03 July 2003 | Robin Parker
Software giant Oracle is aggressively targeting PeopleSoft's shareholders after its board rejected a second takeover bid.
Oracle upped its offer for PeopleSoft by more than 20 per cent to $6.3 billion last month.
Craig Conway, PeopleSoft's chief executive, threw out the bid and speeded up his company's own plans to buy JD Edwards.
PeopleSoft will now pay half of the agreed $1.7 billion purchase price in cash, and could seal the deal a month earlier than originally planned - or sooner.
Unless Oracle can sway PeopleSoft, it will have to revise its offer to cover the purchase and integration of JD Edwards.
The battle for second place in the enterprise resource planning software market began a month ago, when Oracle reacted to PeopleSoft and JD Edwards' plans with its first takeover bid.
JD Edwards is also seeking $1.7 billion in compensation for what it called "tortuous" interference with its proposed merger.
After his address to last week's AppsWorld conference in London, Oracle chief executive Larry Ellison was bullish about winning over shareholders.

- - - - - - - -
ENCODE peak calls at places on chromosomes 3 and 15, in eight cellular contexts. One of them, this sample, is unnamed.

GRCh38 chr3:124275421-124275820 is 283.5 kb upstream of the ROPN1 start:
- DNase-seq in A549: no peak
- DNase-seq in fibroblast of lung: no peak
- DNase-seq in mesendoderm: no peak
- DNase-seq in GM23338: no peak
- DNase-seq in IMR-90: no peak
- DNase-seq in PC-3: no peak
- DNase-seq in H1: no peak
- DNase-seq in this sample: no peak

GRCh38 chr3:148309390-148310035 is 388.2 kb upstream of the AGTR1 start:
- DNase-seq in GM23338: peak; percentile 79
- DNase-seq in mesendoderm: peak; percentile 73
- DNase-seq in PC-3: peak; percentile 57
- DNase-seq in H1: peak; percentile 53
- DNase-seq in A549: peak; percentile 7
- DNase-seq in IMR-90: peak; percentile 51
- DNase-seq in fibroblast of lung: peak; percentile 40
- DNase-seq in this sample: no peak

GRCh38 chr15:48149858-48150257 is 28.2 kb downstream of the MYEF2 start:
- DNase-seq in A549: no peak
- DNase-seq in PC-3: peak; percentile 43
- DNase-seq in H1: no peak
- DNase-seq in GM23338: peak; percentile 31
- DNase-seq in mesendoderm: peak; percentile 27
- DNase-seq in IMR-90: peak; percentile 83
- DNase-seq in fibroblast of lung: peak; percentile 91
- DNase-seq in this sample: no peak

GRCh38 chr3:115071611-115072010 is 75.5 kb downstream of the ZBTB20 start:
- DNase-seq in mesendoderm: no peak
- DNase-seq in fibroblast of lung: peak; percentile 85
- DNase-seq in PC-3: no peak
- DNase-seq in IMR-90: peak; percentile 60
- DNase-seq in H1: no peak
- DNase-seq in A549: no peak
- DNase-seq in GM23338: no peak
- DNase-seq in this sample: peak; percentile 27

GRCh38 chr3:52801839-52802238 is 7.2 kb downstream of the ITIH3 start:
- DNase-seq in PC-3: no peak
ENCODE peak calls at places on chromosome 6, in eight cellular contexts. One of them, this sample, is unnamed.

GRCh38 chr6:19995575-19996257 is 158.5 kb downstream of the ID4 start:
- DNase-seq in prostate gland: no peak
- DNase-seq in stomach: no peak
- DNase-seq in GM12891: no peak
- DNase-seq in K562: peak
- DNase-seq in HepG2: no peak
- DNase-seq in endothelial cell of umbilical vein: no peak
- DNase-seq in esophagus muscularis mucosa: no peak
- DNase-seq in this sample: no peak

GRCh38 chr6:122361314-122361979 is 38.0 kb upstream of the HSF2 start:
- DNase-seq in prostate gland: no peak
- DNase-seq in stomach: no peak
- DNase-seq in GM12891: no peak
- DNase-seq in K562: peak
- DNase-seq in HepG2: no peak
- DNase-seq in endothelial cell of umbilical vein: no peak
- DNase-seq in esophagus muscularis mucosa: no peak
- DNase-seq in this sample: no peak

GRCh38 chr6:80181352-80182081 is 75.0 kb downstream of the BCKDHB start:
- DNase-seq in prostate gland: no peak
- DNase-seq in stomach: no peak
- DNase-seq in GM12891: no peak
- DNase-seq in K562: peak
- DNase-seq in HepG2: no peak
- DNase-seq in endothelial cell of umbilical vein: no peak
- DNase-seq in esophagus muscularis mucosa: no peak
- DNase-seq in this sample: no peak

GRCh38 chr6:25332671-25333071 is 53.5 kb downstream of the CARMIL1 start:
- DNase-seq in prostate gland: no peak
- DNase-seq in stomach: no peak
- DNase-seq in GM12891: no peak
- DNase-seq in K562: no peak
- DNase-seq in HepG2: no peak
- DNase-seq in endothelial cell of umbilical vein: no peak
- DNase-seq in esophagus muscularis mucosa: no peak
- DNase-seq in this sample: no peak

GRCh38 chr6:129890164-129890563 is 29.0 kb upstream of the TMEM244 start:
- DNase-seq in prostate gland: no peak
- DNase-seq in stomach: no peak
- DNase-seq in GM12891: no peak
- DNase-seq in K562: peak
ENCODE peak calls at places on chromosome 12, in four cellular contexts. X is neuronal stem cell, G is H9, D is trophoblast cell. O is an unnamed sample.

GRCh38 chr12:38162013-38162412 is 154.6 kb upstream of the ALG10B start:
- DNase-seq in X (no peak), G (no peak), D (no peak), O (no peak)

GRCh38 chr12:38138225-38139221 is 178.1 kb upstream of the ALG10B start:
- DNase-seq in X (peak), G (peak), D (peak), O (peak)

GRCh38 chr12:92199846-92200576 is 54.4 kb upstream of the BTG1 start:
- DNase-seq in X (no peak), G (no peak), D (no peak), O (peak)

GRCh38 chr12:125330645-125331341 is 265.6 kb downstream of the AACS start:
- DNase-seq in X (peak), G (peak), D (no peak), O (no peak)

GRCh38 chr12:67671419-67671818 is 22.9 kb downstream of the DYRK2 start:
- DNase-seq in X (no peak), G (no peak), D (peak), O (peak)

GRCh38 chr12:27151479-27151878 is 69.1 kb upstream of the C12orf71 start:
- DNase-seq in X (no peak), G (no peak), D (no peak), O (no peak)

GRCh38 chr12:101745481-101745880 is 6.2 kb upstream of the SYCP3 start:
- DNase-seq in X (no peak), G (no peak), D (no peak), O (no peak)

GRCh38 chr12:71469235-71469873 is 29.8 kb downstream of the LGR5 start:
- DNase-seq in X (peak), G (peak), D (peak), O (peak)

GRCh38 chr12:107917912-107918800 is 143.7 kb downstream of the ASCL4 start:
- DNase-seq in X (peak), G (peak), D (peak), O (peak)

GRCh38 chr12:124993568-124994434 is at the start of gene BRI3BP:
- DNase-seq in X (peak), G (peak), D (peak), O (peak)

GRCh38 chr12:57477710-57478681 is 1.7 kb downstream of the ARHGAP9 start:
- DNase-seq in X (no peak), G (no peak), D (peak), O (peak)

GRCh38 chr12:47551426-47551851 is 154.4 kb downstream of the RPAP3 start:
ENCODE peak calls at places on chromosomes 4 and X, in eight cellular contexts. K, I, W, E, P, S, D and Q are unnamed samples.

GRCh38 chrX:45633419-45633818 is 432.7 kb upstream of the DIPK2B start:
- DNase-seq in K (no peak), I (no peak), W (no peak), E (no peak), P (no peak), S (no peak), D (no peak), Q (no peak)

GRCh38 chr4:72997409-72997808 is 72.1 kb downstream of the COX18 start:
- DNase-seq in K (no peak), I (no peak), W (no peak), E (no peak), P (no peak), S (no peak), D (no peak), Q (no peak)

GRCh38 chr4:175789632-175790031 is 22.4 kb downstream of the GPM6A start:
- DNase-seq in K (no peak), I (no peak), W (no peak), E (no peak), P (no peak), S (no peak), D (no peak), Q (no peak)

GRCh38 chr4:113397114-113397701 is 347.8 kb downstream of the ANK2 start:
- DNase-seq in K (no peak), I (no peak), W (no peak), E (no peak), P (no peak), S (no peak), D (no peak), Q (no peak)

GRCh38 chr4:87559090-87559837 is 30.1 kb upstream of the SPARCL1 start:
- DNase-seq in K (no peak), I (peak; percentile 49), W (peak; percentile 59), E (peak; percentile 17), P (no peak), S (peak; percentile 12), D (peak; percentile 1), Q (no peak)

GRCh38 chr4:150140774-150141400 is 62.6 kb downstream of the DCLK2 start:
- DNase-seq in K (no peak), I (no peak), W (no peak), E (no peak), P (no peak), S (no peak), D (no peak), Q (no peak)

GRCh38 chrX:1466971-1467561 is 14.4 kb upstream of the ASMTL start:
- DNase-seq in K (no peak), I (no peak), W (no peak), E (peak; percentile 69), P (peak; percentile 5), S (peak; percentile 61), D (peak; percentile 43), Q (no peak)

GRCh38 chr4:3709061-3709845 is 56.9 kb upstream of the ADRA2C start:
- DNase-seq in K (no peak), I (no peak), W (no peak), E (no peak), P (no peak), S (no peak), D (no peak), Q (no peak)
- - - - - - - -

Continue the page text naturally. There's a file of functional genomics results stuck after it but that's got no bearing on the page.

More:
"It is interesting that [Conway] won't sell something at any price that he doesn't own, but I believe in majority rule, and this decision should be made by the majority of shareholders."
Asked if he would up his bid, he said: "Never say never."
PeopleSoft's position was backed by the Distributors and Manufacturers User Group, which represents more than 300 users of ERP software.
The group said Oracle's plan for PeopleSoft's customers to migrate to its software would cost manufacturers millions of dollars and disrupt operations.
Ellison said Oracle would keep a team in place to support and improve PeopleSoft products, but it would not "actively market" them to new customers.
Oracle took out an advert in the Financial Times the same day. Its seven-point charter said Oracle would keep producing PeopleSoft products and not force users to convert to Oracle E-Business Suite applications.